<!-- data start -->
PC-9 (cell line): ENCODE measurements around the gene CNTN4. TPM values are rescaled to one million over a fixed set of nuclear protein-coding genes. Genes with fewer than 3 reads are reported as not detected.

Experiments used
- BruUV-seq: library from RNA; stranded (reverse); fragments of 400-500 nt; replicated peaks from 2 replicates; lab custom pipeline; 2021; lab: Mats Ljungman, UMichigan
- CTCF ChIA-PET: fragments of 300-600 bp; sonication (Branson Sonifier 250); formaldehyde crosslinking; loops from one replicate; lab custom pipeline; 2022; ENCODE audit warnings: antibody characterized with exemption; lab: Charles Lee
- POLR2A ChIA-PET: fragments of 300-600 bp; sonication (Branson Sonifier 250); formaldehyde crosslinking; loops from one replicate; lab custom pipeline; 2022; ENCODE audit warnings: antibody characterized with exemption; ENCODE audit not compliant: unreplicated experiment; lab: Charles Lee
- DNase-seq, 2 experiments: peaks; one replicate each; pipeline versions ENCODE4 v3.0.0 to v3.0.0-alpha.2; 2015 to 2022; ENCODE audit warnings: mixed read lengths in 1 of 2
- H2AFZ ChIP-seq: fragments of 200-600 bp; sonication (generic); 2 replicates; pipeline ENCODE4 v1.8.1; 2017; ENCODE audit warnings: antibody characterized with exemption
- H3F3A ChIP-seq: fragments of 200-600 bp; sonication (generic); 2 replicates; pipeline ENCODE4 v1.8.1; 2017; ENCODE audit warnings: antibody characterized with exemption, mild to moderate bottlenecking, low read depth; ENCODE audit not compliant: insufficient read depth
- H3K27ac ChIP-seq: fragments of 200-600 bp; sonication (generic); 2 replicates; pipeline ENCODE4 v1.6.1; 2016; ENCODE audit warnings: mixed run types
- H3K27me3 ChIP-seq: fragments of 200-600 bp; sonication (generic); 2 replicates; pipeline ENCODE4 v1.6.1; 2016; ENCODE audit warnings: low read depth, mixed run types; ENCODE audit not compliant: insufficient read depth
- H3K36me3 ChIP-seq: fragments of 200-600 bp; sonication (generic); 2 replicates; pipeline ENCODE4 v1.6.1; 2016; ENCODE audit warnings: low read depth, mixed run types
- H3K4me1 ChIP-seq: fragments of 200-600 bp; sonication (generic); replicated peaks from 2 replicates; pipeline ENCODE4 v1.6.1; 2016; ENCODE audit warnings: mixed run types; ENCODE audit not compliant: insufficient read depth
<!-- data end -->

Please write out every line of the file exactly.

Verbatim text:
PC-9 (cell line): ENCODE measurements around the gene CNTN4. TPM values are rescaled to one million over a fixed set of nuclear protein-coding genes. Genes with fewer than 3 reads are reported as not detected.

Experiments used
- BruUV-seq: library from RNA; stranded (reverse); fragments of 400-500 nt; replicated peaks from 2 replicates; lab custom pipeline; 2021; lab: Mats Ljungman, UMichigan
- CTCF ChIA-PET: fragments of 300-600 bp; sonication (Branson Sonifier 250); formaldehyde crosslinking; loops from one replicate; lab custom pipeline; 2022; ENCODE audit warnings: antibody characterized with exemption; lab: Charles Lee
- POLR2A ChIA-PET: fragments of 300-600 bp; sonication (Branson Sonifier 250); formaldehyde crosslinking; loops from one replicate; lab custom pipeline; 2022; ENCODE audit warnings: antibody characterized with exemption; ENCODE audit not compliant: unreplicated experiment; lab: Charles Lee
- DNase-seq, 2 experiments: peaks; one replicate each; pipeline versions ENCODE4 v3.0.0 to v3.0.0-alpha.2; 2015 to 2022; ENCODE audit warnings: mixed read lengths in 1 of 2
- H2AFZ ChIP-seq: fragments of 200-600 bp; sonication (generic); 2 replicates; pipeline ENCODE4 v1.8.1; 2017; ENCODE audit warnings: antibody characterized with exemption
- H3F3A ChIP-seq: fragments of 200-600 bp; sonication (generic); 2 replicates; pipeline ENCODE4 v1.8.1; 2017; ENCODE audit warnings: antibody characterized with exemption, mild to moderate bottlenecking, low read depth; ENCODE audit not compliant: insufficient read depth
- H3K27ac ChIP-seq: fragments of 200-600 bp; sonication (generic); 2 replicates; pipeline ENCODE4 v1.6.1; 2016; ENCODE audit warnings: mixed run types
- H3K27me3 ChIP-seq: fragments of 200-600 bp; sonication (generic); 2 replicates; pipeline ENCODE4 v1.6.1; 2016; ENCODE audit warnings: low read depth, mixed run types; ENCODE audit not compliant: insufficient read depth
- H3K36me3 ChIP-seq: fragments of 200-600 bp; sonication (generic); 2 replicates; pipeline ENCODE4 v1.6.1; 2016; ENCODE audit warnings: low read depth, mixed run types
- H3K4me1 ChIP-seq: fragments of 200-600 bp; sonication (generic); replicated peaks from 2 replicates; pipeline ENCODE4 v1.6.1; 2016; ENCODE audit warnings: mixed run types; ENCODE audit not compliant: insufficient read depth